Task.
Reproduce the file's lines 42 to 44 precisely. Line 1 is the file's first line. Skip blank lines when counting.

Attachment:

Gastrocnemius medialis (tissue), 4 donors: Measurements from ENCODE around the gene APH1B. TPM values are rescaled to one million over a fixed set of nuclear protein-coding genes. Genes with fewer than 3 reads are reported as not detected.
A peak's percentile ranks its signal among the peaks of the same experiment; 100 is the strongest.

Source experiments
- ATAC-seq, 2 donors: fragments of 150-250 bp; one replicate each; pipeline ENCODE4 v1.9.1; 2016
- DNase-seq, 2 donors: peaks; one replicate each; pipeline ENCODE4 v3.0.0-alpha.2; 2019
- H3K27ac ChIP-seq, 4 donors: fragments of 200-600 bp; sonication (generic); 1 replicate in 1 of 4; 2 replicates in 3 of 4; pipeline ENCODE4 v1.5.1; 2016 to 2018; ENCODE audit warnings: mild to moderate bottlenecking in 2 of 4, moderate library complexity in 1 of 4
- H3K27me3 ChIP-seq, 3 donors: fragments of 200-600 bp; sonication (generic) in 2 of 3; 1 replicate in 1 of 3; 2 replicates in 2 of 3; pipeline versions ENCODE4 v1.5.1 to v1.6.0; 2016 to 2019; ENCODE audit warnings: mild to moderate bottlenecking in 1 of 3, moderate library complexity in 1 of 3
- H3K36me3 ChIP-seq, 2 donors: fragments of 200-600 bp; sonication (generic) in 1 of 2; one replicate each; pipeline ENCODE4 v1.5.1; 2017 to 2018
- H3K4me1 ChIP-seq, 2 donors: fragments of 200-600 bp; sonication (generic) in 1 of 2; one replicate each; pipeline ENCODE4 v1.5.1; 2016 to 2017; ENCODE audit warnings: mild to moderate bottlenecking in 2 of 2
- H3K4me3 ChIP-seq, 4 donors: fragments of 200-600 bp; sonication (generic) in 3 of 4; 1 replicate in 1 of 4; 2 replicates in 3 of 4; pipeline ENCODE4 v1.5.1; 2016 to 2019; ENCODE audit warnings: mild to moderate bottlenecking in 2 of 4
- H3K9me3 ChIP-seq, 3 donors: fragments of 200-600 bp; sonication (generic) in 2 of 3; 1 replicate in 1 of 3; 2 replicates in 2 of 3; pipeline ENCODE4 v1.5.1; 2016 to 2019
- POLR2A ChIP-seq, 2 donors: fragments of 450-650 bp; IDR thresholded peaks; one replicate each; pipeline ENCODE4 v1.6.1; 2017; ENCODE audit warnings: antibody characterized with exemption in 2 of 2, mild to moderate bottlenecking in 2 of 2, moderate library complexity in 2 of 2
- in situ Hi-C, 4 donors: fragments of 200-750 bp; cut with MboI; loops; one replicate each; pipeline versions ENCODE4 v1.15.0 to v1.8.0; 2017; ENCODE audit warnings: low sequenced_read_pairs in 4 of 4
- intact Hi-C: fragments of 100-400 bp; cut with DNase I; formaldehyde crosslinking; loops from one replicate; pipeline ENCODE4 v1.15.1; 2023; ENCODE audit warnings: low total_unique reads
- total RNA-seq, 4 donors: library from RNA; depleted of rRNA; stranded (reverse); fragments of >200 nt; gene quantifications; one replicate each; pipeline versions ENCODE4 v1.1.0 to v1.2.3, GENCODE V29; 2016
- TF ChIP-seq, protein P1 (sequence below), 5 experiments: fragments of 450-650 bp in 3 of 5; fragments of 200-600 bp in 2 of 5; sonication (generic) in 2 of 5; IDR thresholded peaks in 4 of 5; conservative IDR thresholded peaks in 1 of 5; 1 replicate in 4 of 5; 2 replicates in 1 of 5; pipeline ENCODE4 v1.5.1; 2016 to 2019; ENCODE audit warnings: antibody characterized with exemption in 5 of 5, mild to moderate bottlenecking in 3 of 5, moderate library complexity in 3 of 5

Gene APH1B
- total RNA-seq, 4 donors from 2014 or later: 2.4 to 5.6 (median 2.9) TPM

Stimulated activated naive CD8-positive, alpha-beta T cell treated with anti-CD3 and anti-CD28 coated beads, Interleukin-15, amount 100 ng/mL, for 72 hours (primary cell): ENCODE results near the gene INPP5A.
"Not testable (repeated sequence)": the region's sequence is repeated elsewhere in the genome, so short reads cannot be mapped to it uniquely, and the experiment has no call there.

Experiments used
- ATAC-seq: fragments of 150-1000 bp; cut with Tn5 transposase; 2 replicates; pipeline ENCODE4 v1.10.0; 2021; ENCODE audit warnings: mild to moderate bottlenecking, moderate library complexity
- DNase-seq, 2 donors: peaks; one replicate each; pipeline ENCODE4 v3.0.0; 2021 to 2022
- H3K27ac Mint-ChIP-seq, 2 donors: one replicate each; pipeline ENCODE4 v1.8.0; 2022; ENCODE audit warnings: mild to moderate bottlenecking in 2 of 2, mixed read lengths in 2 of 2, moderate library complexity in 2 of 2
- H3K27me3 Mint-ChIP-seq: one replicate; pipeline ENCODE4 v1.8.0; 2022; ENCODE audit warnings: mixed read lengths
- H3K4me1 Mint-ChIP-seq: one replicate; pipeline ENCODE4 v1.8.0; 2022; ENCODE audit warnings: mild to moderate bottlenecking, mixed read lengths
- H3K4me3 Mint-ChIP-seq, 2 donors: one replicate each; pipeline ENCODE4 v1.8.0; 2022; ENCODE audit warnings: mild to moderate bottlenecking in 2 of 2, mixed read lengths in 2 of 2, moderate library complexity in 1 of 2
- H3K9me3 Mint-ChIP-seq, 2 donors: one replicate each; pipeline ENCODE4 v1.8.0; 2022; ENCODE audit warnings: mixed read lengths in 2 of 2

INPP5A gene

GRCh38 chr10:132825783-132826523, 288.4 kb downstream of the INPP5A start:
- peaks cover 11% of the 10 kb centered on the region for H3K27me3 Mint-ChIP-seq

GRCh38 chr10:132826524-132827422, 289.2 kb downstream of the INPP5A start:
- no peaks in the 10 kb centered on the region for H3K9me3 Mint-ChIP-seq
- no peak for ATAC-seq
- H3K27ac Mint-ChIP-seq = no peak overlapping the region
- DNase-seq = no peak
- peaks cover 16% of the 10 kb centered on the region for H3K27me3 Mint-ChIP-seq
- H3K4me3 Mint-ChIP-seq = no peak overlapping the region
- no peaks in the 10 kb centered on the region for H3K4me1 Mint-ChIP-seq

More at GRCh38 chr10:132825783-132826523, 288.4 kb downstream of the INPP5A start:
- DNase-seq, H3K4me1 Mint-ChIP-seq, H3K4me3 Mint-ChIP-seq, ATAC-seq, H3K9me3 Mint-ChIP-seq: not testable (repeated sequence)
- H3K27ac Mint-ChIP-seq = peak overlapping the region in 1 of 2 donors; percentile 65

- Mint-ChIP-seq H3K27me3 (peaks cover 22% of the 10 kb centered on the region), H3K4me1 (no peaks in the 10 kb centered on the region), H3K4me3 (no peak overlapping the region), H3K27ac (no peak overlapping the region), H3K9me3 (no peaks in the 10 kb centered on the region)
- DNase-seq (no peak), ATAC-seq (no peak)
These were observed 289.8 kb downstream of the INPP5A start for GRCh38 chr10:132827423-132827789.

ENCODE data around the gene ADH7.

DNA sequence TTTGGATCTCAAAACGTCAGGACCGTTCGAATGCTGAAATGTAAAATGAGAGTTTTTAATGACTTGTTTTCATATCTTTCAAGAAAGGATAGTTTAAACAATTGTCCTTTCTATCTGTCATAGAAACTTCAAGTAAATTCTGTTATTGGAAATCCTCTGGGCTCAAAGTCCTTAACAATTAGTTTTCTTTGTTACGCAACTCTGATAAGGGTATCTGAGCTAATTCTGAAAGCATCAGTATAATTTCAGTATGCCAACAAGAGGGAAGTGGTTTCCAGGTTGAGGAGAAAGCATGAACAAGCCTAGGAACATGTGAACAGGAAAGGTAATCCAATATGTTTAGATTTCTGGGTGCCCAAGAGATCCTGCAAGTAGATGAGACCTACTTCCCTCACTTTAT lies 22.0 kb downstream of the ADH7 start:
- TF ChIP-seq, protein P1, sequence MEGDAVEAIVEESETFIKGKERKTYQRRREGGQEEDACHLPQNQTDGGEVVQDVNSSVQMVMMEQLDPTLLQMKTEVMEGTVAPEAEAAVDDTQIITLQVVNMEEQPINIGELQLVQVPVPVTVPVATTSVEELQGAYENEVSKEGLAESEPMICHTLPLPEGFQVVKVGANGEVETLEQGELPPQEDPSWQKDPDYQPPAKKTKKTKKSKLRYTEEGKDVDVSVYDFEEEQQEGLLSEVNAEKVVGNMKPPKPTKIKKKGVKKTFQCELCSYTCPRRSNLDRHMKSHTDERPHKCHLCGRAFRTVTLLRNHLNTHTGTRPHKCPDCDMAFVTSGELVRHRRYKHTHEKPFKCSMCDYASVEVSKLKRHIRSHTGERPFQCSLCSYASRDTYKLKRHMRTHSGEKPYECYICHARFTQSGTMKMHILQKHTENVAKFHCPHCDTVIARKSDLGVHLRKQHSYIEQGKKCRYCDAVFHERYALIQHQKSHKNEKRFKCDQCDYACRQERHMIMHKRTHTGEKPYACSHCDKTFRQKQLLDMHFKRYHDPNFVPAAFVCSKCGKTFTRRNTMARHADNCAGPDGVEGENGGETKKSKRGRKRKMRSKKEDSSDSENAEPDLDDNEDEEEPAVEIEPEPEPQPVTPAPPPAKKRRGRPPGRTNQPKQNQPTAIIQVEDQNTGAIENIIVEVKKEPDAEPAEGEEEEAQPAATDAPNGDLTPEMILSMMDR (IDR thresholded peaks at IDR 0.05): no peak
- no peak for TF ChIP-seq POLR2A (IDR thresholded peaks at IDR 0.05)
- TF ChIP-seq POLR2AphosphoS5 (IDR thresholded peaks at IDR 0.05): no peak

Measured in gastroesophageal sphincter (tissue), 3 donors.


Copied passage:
- H3K27ac Mint-ChIP-seq = peak overlapping the region in 1 of 2 donors; percentile 65

- Mint-ChIP-seq H3K27me3 (peaks cover 22% of the 10 kb centered on the region), H3K4me1 (no peaks in the 10 kb centered on the region), H3K4me3 (no peak overlapping the region), H3K27ac (no peak overlapping the region), H3K9me3 (no peaks in the 10 kb centered on the region)
- DNase-seq (no peak), ATAC-seq (no peak)